We got 159 stars on Github, more than 8000 installations, and zero contributors. The app, however, still needed lot of work to complete, so we decided to rebuild it from scratch and change to a paid model to guarantee at least some support for future development and app improvements. That how Mutify was born.
Mute and unmute microphone
Mute and unmute with a hotkey or touchbar icon available at all times.
Display the current ambient noise level, helping you track when you need to mute yourself.
Variety app support
Use it with Hangouts, Zoom, GoToMeeting, Skype, Telegram, etc. Different calls apps try to control the mic, but the app allows you to keep control.
Difficulties of MacOs App Development
We encountered problems at almost every step of development. It was hard to build a fully customized UI, as we didn't want to use standard components. When we developed a method of low-level muting apps, some apps unmuted without user input or notification. For example, when attempting to mute a microphone and showing it disabled at all in MacOS settings, GoToMeeting or GoToWebinar simply unmuted the mic again when detecting it had been muted. After discussing this with the support team for these apps, they insisted that this is correct behaviour. From our perspective, this is dangerous, since it suggests that meeting apps just want to listen you all of the time. We had to find complicated workarounds to ensure that the mic was always muted when we wanted it to be.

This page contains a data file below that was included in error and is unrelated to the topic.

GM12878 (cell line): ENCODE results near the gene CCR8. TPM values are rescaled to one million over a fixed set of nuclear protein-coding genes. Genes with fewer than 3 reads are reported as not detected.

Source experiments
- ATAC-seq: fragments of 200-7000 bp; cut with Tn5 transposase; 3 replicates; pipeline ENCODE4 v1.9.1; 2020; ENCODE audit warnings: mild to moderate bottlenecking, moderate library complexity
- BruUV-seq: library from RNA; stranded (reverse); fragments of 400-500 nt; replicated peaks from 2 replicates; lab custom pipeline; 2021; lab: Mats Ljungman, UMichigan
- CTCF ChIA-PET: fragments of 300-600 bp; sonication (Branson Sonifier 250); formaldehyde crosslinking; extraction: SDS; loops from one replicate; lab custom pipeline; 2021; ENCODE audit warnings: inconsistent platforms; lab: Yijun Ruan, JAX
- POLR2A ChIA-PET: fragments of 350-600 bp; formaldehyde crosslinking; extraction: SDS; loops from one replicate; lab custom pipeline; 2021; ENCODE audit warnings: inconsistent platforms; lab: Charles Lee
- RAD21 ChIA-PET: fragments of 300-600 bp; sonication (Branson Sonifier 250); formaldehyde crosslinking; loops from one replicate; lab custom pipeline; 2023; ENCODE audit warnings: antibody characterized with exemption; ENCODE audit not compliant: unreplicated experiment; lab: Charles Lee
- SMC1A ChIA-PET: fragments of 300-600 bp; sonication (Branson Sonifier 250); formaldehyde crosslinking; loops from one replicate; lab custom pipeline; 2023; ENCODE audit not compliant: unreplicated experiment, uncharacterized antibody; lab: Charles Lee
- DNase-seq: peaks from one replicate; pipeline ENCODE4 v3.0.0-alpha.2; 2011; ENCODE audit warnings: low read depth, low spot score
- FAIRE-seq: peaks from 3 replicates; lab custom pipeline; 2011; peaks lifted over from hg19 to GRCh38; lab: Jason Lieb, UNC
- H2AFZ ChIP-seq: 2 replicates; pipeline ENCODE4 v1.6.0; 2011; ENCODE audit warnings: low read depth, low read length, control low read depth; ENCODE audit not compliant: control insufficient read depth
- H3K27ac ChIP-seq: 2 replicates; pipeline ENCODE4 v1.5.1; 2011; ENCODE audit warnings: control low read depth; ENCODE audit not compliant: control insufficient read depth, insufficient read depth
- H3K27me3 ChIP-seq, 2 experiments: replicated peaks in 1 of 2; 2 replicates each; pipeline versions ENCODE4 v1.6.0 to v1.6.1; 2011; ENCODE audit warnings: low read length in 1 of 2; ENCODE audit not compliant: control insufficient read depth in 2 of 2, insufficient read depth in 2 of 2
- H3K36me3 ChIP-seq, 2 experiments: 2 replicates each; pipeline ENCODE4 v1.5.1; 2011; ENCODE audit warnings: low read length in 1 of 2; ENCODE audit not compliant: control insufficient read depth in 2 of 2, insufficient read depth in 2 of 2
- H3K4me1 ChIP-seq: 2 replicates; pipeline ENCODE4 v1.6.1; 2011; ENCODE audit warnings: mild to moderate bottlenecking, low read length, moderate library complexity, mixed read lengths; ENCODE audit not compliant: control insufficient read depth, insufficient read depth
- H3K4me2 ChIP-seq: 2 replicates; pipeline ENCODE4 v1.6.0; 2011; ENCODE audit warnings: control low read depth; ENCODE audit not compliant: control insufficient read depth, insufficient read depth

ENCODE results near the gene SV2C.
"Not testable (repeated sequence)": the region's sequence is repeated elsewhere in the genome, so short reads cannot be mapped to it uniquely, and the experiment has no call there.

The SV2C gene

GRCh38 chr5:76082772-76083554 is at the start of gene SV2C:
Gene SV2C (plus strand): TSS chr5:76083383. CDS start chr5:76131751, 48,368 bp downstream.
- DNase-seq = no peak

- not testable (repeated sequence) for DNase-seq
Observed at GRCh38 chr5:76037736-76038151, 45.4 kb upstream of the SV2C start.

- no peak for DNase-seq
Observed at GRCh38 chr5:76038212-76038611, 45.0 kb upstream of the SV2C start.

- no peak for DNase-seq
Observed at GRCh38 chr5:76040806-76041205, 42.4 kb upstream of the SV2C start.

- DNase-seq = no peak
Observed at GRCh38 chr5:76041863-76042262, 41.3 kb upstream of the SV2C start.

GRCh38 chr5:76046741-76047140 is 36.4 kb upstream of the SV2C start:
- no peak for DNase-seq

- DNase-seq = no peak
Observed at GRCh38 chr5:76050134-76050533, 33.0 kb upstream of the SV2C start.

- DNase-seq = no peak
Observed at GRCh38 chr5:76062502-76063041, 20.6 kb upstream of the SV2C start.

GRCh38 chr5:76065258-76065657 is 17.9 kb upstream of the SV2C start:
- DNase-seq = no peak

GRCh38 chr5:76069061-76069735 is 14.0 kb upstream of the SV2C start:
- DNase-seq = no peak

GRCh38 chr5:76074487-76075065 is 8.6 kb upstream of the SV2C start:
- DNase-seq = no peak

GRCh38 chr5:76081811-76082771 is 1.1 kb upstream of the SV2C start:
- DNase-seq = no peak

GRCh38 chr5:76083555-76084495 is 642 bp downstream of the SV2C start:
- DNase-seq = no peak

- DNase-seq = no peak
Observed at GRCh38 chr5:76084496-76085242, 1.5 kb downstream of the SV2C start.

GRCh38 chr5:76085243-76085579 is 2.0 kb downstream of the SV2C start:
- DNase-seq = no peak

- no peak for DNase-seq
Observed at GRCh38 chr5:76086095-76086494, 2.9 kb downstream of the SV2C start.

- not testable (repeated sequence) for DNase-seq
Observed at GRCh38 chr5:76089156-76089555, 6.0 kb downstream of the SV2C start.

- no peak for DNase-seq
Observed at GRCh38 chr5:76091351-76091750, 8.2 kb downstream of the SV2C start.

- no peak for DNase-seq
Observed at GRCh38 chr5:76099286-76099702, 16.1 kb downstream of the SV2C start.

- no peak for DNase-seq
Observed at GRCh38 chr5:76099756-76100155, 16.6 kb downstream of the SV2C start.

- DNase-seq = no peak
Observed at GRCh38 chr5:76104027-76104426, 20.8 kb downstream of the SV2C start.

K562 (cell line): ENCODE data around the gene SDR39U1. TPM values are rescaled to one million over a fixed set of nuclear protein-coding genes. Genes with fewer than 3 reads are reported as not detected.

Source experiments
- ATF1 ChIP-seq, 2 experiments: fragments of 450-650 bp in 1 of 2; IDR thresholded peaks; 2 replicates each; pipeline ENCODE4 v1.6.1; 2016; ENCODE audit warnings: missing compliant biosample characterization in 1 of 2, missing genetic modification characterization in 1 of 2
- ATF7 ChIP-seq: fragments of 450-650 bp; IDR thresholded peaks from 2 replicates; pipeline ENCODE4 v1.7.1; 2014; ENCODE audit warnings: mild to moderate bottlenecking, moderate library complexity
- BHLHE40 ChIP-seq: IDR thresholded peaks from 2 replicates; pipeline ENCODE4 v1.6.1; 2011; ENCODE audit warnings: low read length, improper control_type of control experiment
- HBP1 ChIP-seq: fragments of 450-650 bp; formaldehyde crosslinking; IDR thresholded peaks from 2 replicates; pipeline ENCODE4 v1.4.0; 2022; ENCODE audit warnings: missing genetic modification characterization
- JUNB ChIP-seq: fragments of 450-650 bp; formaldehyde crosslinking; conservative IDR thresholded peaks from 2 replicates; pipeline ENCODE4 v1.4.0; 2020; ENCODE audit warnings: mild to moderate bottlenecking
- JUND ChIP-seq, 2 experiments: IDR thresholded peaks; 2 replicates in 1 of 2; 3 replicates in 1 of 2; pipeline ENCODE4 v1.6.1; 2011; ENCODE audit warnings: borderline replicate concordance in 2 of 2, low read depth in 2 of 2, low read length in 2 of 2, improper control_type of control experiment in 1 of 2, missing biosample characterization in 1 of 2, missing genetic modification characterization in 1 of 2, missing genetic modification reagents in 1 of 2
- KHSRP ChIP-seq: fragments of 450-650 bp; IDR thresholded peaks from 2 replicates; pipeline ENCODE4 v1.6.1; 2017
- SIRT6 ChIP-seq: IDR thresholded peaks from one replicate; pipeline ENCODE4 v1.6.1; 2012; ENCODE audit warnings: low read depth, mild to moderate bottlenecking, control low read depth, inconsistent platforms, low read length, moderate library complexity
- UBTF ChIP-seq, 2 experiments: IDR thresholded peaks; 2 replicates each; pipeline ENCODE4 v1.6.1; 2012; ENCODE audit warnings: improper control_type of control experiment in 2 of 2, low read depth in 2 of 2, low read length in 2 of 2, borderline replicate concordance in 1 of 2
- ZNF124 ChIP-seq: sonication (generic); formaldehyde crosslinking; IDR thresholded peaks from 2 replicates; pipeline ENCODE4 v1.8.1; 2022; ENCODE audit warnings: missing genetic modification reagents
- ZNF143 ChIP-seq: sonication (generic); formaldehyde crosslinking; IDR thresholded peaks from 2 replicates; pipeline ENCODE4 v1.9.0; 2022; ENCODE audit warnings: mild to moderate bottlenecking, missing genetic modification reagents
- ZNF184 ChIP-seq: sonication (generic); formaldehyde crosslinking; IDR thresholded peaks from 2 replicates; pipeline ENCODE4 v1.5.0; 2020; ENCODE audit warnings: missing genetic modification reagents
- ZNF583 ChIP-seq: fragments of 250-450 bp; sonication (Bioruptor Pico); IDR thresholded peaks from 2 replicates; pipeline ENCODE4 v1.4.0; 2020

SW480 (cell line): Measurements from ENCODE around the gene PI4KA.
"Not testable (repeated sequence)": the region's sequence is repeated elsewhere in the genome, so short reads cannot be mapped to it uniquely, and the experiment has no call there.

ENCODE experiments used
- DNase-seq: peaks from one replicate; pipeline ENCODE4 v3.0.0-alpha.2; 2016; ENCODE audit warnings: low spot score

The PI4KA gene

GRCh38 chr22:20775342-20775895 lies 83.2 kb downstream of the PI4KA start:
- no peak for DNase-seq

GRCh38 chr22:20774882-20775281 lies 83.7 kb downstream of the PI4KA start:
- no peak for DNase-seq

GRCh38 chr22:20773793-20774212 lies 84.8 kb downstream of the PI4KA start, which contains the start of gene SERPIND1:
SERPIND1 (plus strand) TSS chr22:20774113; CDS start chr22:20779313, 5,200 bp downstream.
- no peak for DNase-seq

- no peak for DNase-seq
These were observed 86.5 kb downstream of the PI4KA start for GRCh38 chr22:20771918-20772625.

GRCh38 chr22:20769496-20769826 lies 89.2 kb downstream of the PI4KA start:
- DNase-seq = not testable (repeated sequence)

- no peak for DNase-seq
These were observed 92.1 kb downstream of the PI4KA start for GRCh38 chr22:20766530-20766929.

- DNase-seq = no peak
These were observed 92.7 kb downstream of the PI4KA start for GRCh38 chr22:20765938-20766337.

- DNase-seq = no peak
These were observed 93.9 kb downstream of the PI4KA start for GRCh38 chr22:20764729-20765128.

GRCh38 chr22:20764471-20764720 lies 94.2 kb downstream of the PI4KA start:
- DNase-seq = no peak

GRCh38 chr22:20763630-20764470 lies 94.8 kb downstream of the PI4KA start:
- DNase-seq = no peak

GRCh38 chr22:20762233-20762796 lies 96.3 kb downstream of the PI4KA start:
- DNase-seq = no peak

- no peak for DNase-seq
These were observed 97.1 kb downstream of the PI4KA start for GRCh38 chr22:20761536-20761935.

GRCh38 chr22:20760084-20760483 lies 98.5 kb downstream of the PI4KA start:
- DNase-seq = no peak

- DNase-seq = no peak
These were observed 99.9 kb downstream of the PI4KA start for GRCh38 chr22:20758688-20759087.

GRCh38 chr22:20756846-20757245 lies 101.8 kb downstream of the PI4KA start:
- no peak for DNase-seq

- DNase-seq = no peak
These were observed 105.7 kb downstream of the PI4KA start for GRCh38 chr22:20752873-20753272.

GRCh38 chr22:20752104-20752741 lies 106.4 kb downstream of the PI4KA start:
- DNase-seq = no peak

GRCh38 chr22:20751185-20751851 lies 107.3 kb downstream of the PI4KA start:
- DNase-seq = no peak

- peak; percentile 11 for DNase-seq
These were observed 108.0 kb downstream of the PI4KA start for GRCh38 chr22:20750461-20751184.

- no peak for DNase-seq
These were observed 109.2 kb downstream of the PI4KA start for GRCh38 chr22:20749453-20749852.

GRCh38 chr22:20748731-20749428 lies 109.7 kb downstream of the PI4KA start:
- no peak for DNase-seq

Since the day one, we thought that Apple would extend the functionality of the touchbar API, but there are no changes as yet. Touchbar API has a lot of limitations that prevent developers using it to build potentially useful software.
Third party apps can’t be displayed in the list of actions for the touchbar in the “Cutomize Touchbar” settings;
You only could add one third-party app icon that is always displayed in the touchbar together with Apple developed tools;
Those limitations significantly reduce the possible options for extending touchbar functionality. That’s why we also support mute by hotkey functionality. Even for a simple, one-action app, you need time to build features like the following: